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Tarceva rash - help


paul verdon

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Michael has gotten a very bad rash from the 150mg of Tarceva which he has been taking since 11/29. The doctor first gave him "Clindamycin1%" generic for Cleocin. This made it look worse so then he was given 100 mg Doxycycl HYC 2 times a day. He has been taking the pills since 12/10. It looks just as bad and he has red splotches all over.

My question is has any one got suggestions? Any creams or other antibiotics working out there? The doctor will most likely reduce the dosage of Traceva but we understand there is a correlation between the rash and the effectiveness of the drug.

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when i was taking 150mg. the rash got so bad it drove me crazy...there isnt really a whole lot you can do sometimes..a good skin moisture may help some also a topical anti-itch creme..benadryl worked for me. they put me down to 100mg. and the rash really calmed down...never went away but never got worse and you still get the effect.

the rash he has MAY go away on its own if he can hang in there for another 7-10 days. if they do move him to 100mg. it may just be until things calm down and then they can try 150mg again. sometimes its just a rock and a hard place kinda thing.good luck keep us posted...maybe someone else has a few tricks also. take care

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On the good side the Rash is an indicator that the drug is working so......

Rash appears to improve cancer survival

PHILADELPHIA, July 3 (UPI) -- An acne-like rash that often occurs with use of the anti-cancer drug erlotinib --sold as Tarceva -- is linked to an improved chance of survival.

In a detailed analysis of the side effect of the agent that targets the epidermal growth factor receptor, doctors said Tuesday the rash appears to indicate the drug is working against the cancer.

"This rash, which often looks like acne, can be unpleasant enough for some people to consider discontinuing treatment, but it is important for physicians and patients to understand that this a positive event because it means there is likely to be a better clinical outcome," said Bret Wacker, director of biostatistics at OSI Pharmaceuticals in Melville, N.Y.

"Further studies are needed to both identify patients most likely to develop rash and to determine if dose escalation to induce rash can improve efficacy," he said in the current issue of Clinical Cancer Research, a journal of the American Association for Cancer Research.

Wacker and colleagues found that survival was about 2.5 times longer for patients with lung cancer when they developed the rash compared with patients who did not develop the side effect.

In fact, in the majority of cases, the more severe the rash, the longer a patient's cancer was held in check, researchers found.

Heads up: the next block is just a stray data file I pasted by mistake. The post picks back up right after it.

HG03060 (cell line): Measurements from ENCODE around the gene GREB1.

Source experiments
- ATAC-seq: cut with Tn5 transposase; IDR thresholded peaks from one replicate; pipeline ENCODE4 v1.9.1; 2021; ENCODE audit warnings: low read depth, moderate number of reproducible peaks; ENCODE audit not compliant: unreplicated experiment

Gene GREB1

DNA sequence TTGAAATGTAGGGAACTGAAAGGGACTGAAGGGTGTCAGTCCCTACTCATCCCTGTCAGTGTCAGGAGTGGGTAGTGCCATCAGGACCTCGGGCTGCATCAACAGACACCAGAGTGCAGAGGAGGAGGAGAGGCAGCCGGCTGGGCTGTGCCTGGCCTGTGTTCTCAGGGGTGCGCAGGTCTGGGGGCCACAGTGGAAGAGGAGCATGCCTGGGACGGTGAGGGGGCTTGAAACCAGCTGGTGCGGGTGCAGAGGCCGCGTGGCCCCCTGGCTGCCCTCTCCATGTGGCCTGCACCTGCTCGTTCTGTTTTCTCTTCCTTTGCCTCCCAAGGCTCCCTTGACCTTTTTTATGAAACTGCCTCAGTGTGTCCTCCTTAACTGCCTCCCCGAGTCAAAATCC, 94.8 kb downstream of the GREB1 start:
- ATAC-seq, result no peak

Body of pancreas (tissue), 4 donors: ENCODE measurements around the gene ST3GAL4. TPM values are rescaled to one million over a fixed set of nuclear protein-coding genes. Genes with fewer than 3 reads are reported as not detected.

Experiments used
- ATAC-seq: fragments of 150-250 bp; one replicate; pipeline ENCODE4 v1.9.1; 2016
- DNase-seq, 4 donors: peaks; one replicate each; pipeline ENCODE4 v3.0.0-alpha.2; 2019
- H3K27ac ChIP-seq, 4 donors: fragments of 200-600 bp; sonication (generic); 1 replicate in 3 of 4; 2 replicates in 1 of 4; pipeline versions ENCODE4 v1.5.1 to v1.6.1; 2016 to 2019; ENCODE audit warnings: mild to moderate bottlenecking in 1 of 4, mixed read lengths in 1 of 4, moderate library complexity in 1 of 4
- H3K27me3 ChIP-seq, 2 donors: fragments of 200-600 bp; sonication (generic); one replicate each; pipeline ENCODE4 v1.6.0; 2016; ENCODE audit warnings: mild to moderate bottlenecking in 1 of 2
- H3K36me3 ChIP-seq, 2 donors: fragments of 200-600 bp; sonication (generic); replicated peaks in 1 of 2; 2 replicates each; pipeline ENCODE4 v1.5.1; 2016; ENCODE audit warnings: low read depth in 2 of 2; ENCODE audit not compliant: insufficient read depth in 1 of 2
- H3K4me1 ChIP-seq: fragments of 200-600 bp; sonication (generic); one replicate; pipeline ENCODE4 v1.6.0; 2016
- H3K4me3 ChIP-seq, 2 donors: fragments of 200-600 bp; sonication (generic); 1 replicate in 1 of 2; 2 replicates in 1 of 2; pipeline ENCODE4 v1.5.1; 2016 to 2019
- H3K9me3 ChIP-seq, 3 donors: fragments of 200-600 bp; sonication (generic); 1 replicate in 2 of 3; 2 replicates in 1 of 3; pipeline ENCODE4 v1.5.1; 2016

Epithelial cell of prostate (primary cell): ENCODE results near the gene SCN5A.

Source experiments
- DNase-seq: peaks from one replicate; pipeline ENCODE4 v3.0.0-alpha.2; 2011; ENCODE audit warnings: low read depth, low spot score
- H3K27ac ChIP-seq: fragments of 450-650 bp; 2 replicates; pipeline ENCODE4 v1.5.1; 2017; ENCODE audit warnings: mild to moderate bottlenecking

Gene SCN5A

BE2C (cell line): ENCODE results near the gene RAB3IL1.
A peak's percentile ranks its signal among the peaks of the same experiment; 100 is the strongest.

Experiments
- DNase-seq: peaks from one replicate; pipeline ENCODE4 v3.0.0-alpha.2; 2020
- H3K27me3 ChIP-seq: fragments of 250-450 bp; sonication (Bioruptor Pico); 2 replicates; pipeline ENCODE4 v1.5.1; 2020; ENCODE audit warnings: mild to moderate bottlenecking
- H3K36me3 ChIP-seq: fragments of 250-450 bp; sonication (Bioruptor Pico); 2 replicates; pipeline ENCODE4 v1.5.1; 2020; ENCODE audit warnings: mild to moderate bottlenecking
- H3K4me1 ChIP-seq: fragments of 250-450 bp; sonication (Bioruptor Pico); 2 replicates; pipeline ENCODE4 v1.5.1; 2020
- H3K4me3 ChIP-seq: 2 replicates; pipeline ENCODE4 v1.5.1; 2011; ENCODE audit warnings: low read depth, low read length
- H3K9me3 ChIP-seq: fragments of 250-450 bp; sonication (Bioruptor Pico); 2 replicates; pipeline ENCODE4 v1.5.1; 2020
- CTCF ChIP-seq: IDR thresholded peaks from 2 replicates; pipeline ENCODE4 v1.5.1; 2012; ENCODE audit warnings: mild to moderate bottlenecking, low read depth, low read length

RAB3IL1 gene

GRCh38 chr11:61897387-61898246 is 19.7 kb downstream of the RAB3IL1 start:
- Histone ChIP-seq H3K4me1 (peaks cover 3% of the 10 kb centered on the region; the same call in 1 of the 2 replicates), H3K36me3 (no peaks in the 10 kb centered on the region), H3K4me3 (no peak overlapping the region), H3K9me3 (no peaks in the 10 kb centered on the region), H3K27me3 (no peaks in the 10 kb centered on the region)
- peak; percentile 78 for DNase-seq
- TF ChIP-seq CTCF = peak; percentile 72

"Some patients are stopping treatment because of the rash, yet those are the ones who are most likely to benefit," Wacker said. According to the researchers, these rashes can be controlled with mild steroids or antibiotics, and in most cases, they will improve with treatment.

THe down side is options are kinda limited. Now I have heard that UDDER Creme in most drug stores works well. My Deb had Great Luck with lots of Nivea In the white Cap container. SHe loved that stuff for the rash....

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My husband used a good moisturizing lotion, he switched off and tried many but any good rich lotion will most likely work. The "rash" (which is nothing like any rash you've ever seen) seems to respond to lotion. It won't go away but it will subside and get come and go. He had it in his hair and creme rinse helped. Because it looks like acne, you think you should try to use drying agents, but they make it worse. Someone had good luck with Oil of Olay Body wash also. It really seems to be trial and error. Sorry that wasn't much help.

Rochelle

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Dr. West has a current discussion on the Tarceva rash at:

http://onctalk.com/2007/12/07/lacouture-rash-mgmt/

He also gives a link to an excellent CME program on the subject:

http://www.cmediscovery.com/EGFR/index.html

I've been on Tarceva since Oct. 10 and have been doing a lot of trial and error myself. Later this evening I'll post a summary of what's worked for me so far, but you can get some great info from the CME link -- streaming video, mp3 audio, transcript, or all three.

Aloha,

Ned

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Here's a list of what I'm using at the moment (subject to change, of course):

Shower: Two main criteria for a soap/body wash are (1) moisturizing and (2) fragrance free. Since my chemo days I've been using Dove Body Wash (Sensitive Skin). No vigorous scrubbing with either washcloth or towel.